At Pilot, we specialize in creating advanced technical precision ceramic components using several materials. Click each item below to learn more about the materials.


Alumina

Alumina can be produced in a range of purities with additives designed to enhance properties. It can be formed using a wide variety of ceramic processing methods and can be machined or net shaped formed to produce a wide variety of sizes and shapes of component. In addition it can be readily joined to metals or other ceramics using metallizing and brazing techniques.

Typical characteristics include:

  • Good strength and stiffness
  • Good hardness and wear resistance
  • Good corrosion resistance
  • Good thermal stability
  • Excellent dielectric properties (from DC to GHz frequencies)
  • Low dielectric constant and loss tangent

Typical applications include:

  • Seal rings
  • Laser tubes
  • Ballistic armor
  • Electrical insulators
  • Thread guides
  • Medical prostheses
  • Electronic substrates
  • Thermocouple tubes
  • Grinding media
  • Wear components

Zirconia

Zirconia ceramics materials provide excellent erosion, corrosion and abrasion resistance along with temperature resistance, fracture toughness and strength. These ceramic components are used in extreme service applications that take advantage of their superior wear and corrosion resistance.

In its pure form crystal structure changes limit mechanical applications; however stabilized Zirconias produced by addition of Yttrium Oxides can produce very high strength, hardness and particularly toughness. With its biocompatibility and resistance to wear, is ideally suited for a wide variety of medical implant applications, from artificial joints to implantable electronic sensors, stimulators and drug delivery devices. For well over a decade, Zirconia and other ceramics have successfully proven their ability to withstand the harsh environment of the human body.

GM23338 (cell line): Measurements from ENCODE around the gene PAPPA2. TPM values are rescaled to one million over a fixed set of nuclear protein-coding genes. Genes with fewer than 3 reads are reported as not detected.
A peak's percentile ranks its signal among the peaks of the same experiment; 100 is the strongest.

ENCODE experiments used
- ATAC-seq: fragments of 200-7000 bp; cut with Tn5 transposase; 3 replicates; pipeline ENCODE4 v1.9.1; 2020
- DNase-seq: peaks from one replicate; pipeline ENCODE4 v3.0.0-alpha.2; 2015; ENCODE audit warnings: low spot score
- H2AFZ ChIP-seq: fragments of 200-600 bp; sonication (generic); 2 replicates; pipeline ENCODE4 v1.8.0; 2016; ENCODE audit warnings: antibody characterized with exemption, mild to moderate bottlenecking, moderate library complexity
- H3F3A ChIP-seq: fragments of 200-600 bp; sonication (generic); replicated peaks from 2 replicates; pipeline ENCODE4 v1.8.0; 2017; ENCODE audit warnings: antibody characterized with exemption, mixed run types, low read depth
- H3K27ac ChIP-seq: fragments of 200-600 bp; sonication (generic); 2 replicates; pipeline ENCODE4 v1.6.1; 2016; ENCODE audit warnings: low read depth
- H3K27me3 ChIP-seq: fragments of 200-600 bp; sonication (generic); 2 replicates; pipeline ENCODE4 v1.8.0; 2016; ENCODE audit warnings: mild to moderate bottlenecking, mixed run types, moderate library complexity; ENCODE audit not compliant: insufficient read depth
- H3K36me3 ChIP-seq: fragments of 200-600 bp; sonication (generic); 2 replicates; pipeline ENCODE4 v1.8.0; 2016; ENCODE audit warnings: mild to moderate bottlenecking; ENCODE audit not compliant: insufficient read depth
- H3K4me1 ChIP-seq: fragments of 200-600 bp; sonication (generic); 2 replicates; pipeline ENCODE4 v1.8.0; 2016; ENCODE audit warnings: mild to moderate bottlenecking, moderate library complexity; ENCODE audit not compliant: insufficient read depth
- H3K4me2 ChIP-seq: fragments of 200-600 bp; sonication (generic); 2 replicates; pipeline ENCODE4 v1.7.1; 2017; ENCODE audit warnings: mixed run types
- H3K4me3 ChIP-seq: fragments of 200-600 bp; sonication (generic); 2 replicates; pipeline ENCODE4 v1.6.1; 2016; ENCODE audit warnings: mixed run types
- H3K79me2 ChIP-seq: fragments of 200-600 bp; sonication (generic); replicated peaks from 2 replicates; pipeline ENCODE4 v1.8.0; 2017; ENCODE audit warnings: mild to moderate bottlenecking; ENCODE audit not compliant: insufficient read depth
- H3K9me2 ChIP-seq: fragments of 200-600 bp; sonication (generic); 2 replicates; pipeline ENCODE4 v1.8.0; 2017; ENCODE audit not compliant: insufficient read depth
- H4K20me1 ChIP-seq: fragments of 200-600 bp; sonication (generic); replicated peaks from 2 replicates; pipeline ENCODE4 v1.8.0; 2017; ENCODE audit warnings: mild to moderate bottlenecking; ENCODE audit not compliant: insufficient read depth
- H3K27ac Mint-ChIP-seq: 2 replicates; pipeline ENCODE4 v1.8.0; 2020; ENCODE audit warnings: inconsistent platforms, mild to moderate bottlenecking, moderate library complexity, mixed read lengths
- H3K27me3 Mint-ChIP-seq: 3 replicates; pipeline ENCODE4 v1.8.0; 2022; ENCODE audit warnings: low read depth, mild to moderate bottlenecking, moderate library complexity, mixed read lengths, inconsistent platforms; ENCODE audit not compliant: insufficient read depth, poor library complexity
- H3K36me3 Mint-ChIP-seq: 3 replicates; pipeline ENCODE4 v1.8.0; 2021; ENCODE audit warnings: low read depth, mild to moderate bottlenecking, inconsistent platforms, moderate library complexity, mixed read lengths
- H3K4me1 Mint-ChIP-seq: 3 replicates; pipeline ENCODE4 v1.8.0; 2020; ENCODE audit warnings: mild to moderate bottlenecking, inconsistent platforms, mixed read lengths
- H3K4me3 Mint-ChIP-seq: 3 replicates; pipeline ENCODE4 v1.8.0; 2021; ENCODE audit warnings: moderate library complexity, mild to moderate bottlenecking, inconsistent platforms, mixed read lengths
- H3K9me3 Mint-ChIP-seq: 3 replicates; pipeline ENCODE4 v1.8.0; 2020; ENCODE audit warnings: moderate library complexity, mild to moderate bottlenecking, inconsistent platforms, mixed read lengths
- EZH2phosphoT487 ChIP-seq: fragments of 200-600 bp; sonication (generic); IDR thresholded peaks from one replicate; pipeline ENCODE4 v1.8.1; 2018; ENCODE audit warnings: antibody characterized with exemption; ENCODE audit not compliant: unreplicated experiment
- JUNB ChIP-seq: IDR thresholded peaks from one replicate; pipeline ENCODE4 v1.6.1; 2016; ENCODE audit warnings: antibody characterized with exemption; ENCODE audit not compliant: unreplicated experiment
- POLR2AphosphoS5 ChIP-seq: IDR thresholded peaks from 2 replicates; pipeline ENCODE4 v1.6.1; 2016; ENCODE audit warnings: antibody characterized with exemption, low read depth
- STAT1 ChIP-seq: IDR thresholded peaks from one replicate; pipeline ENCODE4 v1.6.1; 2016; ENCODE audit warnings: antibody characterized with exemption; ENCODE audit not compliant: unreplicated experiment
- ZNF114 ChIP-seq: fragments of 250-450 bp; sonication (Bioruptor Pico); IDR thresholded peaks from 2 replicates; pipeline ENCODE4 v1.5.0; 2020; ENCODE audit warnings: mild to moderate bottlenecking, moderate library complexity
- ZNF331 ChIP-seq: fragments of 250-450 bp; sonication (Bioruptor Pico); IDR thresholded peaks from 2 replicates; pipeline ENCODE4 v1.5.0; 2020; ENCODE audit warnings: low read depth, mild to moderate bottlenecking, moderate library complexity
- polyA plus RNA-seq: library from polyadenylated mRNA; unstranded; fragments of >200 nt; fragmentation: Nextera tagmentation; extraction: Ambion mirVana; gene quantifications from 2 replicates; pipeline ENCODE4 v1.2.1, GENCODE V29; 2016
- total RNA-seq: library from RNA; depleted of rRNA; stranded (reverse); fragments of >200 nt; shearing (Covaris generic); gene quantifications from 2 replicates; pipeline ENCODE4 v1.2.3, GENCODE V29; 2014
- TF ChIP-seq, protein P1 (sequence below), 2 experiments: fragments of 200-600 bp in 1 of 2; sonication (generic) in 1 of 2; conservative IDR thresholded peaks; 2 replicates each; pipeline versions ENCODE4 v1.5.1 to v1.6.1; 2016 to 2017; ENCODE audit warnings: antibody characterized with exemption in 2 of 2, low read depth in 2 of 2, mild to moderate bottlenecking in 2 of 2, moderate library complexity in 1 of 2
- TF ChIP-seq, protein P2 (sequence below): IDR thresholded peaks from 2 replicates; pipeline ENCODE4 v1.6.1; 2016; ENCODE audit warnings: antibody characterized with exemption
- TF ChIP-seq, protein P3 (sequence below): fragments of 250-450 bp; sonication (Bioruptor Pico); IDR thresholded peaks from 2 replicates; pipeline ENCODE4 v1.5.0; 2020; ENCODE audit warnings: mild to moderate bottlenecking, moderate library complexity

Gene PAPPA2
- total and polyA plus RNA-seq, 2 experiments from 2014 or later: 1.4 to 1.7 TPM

Yttria Partially Stabilized Zirconia exhibits crack resistance properties due to the metastable nature of the tetragonal phase. An applied stress causes the tetragonal phase to convert to monoclinic with the associated volume expansion. This phase transformation can then put the crack into compression, retarding its growth, and enhancing the fracture toughness. This mechanism is known as transformation toughening, and significantly extends the reliability and lifetime of products made with Stabilized Zirconia.

Typical Zirconia characteristics include:

  • Ultra fine grain
  • High density
  • Very high mechanical strength
  • High strength and fracture toughness
  • High hardness and wear resistance
  • Low thermal conductivity (20% that of Alumina)
  • Good chemical resistance
  • Ionic conductivity
  • Ceramic-to-metal brazed assemblies

Typical Zirconia applications include:

  • Ablation tips
  • Neurostimulation housings
  • Dental abutments
  • Cutting blades